FIVE WORLDS AS HEADS FROZE THE MOMENT — AND BRIDGET WAS AWED TO THAT HAIR-RAISING SILENCE ALWAYS FOLLOWING A GASP. I‘D SUCKED AIR WITH PRICKLED SCALP, TOO, THE FIRST TIME I’D SEEN IT: FIVE CONCENTRIC LAYER-WORLDS, TUCKED ONE INSIDE THE OTHER, THE CEILING OF EACH STUDDED WITH ARTIFICIAL SUNS LIGHTING THE LAYER BELOW…OCEANS OF AIR PERMITTING TRAVEL FROM ONE WORLD TO THE NEXT, AND EVEN ALL THE WAY DOWN TO THE CORE. THE WHOLE THING WAS A SYMBOLIC REALIZATION OF TIME, SPACE, HISTORY’S MYSTERY, AND THAT WHICH COULD UNRAVEL THE WHOLE BALL OF YARN. AN ONION WITH FIVE LAYERS AND A NASTY CENTER — OR FIVE APPLES SHARING THE SAME WORM-RIDDEN CORE. BUT DON’T ASK ME HOW IT CAME TO BE; I HAD OTHER PROBLEMS…”

—Doug Moench, AZTEC ACE, Vol. 1, No. 1, “The Mexica Serpent,” 1984

Harlan Ellison, 1934 – 2018

Harlan

When he was interviewed on British television in 1976, this is how Harlan Ellison was introduced by journalist Mavis Nicholson, after she said, “I will explain to viewers what your publicists have told me about you”:

You were born in Cleveland, Ohio. You’ve been a lumberjack, a fisherman, a crop picker, a hired gunman, a truck driver, a cook, a salesman, an actor, editor, writer of novels, short stories, and screenplays. And apparently you’re also a generalized, all-around gadfly to the establishment. What’s more, say your publicists, you’re five-foot-five-inches, blue-eyed, dark, and have an explosive personality, a devastating wit, and a sort of almost frightening articulacy.

As this litany is recited — putting Ellison in a rare state of patient silence — the man watches with a variety of reactions flickering across his face: amusement, skepticism, quiet assent. By the end, there’s the familiar stoking furnace of animosity behind his eyes. After a comic aside (“I wonder how they omitted mentioning that I was responsible for World War II”), Ellison provides his own biography. “I see myself as a writer,” he says. “I’m a professional liar.”

In Nicholson’s introduction, the word that must have rankled the most was “gadfly.” A few years later, in the opening essay of his collection Shatterday, Ellison writes: “Gadfly is what they call you when you are no longer dangerous, when the right magazines publish your work and you don’t have to seek out obscure publications as home for the really mean stuff, when they ask you to come and discuss matters of import with the ‘celebrities’ on the Johnny Carson Show.”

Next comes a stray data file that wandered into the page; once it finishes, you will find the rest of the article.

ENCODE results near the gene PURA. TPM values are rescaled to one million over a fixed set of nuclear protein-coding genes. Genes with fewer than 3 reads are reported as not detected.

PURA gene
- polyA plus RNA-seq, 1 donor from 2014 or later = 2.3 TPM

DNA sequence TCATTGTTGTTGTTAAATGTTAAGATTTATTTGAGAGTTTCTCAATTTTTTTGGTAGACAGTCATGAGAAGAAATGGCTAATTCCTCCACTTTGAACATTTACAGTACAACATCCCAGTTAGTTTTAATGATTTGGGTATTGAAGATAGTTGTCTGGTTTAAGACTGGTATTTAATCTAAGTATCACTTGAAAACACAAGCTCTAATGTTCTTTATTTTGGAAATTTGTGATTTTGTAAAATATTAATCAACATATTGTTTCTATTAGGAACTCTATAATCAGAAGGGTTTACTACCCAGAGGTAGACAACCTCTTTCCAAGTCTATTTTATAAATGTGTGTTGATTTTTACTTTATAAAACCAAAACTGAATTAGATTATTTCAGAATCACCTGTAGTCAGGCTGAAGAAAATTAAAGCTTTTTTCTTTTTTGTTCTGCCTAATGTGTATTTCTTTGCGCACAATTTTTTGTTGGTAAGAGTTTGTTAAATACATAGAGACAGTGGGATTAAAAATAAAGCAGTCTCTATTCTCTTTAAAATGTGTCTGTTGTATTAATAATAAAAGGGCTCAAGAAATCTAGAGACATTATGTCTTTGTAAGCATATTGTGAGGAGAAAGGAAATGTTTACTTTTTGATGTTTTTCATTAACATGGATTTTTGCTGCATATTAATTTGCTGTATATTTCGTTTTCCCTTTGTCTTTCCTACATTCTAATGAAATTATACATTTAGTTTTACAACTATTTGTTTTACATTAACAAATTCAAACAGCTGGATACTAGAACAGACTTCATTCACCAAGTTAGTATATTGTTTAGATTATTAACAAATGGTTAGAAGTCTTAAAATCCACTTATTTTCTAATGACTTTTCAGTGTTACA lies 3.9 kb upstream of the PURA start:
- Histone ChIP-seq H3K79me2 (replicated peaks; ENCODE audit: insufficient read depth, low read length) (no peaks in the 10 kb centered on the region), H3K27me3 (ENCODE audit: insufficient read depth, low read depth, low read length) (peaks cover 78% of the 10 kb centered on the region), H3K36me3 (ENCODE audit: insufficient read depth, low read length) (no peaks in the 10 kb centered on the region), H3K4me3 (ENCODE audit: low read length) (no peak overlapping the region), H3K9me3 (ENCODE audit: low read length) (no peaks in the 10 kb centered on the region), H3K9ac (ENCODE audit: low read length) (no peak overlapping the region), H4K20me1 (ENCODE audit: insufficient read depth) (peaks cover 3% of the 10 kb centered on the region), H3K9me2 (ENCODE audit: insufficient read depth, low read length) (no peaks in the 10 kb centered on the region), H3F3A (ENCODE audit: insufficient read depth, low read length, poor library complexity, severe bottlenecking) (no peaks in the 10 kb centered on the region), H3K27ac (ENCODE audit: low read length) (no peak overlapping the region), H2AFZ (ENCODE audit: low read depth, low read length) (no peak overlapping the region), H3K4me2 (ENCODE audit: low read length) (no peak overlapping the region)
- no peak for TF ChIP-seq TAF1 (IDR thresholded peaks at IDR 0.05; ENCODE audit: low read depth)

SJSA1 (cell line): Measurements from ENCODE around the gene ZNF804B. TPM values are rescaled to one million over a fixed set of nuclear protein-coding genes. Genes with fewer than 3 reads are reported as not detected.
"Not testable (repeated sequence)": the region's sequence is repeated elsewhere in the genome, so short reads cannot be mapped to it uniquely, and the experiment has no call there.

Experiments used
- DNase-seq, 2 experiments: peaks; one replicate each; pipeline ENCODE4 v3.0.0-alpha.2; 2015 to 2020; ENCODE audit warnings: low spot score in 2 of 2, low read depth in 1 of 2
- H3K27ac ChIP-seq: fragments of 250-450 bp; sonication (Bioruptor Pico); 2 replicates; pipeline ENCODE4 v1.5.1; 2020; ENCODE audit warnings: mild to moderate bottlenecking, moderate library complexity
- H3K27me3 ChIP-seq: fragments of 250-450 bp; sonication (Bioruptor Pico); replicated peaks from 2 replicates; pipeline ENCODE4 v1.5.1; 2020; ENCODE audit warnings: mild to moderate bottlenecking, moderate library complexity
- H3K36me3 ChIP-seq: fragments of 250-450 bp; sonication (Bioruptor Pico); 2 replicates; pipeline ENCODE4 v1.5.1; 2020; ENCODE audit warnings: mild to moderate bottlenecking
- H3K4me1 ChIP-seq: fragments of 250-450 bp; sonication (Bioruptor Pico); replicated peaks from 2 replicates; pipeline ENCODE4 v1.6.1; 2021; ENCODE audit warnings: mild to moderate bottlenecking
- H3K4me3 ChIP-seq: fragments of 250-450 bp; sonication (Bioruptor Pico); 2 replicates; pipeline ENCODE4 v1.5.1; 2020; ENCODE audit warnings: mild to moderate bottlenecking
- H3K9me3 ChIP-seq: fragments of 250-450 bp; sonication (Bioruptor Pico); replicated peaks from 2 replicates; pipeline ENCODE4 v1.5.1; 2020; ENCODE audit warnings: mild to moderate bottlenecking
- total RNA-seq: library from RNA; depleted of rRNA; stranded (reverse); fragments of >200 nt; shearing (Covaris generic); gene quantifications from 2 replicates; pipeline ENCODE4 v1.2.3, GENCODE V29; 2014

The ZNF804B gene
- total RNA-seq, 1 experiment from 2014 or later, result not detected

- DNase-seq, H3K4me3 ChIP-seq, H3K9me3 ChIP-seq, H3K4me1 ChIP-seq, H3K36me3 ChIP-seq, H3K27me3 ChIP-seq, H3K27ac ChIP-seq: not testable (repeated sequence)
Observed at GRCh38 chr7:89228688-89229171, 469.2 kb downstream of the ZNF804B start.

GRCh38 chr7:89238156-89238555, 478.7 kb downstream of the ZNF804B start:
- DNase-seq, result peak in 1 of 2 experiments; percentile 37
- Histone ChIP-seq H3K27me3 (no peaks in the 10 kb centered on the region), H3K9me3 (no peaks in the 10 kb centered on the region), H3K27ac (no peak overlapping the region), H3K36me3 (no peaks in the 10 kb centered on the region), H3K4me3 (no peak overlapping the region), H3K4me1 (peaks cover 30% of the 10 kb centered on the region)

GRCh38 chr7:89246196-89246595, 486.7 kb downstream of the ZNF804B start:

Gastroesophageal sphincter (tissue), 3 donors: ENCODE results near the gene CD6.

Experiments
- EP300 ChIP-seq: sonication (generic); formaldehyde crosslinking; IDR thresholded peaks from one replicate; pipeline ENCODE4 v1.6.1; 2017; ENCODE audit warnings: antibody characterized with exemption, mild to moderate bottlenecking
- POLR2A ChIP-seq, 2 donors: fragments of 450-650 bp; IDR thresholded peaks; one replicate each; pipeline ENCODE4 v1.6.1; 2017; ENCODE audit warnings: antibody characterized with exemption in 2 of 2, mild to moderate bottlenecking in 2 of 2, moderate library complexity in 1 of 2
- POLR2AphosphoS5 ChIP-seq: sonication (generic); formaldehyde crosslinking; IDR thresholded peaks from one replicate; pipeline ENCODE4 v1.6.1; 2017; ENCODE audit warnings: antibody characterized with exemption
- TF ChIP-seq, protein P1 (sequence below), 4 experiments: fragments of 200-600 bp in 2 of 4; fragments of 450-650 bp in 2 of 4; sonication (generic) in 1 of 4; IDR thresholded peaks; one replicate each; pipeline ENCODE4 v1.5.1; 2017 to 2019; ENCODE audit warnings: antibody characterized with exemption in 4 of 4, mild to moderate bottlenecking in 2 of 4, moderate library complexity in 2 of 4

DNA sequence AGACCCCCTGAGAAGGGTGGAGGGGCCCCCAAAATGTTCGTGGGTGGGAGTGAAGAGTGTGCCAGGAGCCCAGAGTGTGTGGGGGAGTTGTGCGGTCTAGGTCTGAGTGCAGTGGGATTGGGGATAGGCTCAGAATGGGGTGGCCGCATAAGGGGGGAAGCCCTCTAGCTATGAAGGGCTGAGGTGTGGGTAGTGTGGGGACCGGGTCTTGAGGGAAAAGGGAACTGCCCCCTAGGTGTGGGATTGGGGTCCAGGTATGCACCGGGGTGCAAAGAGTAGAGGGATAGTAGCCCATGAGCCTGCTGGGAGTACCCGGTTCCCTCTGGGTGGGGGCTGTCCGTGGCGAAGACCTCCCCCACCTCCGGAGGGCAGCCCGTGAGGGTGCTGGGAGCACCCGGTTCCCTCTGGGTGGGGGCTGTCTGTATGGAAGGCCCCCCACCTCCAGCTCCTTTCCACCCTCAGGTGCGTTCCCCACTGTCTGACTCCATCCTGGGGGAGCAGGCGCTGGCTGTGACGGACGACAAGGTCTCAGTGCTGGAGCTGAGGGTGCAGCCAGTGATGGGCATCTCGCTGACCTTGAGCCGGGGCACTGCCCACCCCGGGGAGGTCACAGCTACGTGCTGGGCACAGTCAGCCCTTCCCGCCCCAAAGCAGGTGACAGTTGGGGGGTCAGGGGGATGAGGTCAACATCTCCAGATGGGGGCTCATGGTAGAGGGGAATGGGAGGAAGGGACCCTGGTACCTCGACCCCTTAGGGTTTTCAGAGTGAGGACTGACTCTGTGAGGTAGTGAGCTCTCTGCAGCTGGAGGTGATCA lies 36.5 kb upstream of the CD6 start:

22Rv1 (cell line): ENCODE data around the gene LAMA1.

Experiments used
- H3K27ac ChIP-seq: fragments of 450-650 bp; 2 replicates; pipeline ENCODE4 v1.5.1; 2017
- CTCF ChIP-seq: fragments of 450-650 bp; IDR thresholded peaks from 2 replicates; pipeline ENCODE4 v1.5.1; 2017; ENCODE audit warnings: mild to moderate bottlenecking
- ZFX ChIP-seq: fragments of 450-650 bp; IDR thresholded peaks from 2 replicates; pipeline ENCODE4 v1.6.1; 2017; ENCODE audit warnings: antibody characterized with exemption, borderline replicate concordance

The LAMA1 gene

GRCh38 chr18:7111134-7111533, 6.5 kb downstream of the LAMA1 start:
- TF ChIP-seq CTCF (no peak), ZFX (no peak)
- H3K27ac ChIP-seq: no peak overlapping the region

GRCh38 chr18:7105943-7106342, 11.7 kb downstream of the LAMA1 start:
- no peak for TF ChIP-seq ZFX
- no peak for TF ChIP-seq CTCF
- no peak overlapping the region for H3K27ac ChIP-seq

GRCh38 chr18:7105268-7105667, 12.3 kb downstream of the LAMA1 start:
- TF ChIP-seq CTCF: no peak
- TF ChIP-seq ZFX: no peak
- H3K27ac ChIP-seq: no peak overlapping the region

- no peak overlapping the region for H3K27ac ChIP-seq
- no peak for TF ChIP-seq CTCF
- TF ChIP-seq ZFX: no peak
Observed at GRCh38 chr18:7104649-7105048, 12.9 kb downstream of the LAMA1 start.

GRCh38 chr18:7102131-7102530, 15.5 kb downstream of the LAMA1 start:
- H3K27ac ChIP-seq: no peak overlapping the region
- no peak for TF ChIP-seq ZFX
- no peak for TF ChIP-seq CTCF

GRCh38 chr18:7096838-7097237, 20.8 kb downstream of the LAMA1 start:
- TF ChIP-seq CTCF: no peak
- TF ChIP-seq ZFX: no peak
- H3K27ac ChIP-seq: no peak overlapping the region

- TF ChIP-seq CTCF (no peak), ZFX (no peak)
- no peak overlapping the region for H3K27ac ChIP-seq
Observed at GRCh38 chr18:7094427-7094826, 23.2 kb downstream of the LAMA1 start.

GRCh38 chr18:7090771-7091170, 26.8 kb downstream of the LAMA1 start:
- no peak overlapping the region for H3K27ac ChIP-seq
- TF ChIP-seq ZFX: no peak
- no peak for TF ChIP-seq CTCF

The notion of Ellison sapped of all his danger is ludicrous. A fiery soul with a voluminous vocabulary, Ellison was unyielding in combat, quick to be triggered and drawing evident satisfaction from the authority of purpose he brought to any intellectual tangle. By at least one accounting, Ellison had over 1700 short stories to his name, along with a towering assortment of other writing, including novels and novellas, screenplays, comic book stories, and essays of all sorts. He was equally prolific in conversation, his turbine brain dispensing perfectly articulated assertions, counterarguments, iron-clad justifications, and insults that were simultaneously devastating and infused with a challenging camaraderie. In a 2008 interview for The Onion AV Club, conducted by Tasha Robinson, Ellison’s verbal largesse necessitated two installments. His answer to the first, very simple question (asking his impression of a recent documentary about him) ran to nearly 1500 words all on its own.

And Ellison knew how to wield words like few others. Spinning fictions mostly from fantastical imaginings, he rapped out sentences that were master classes in shaping language for maximum impact. And his words had edges, like rusty razors. He wrote to confront, not to soothe. He took it as a noble calling. In the same Shatterday essay I cribbed from above, Ellison addresses this tendency directly, sharing his preferred rejoinder any time someone lobbed the aghast accusation “You only said that to shock!” Ellison writes:

My response is always the same: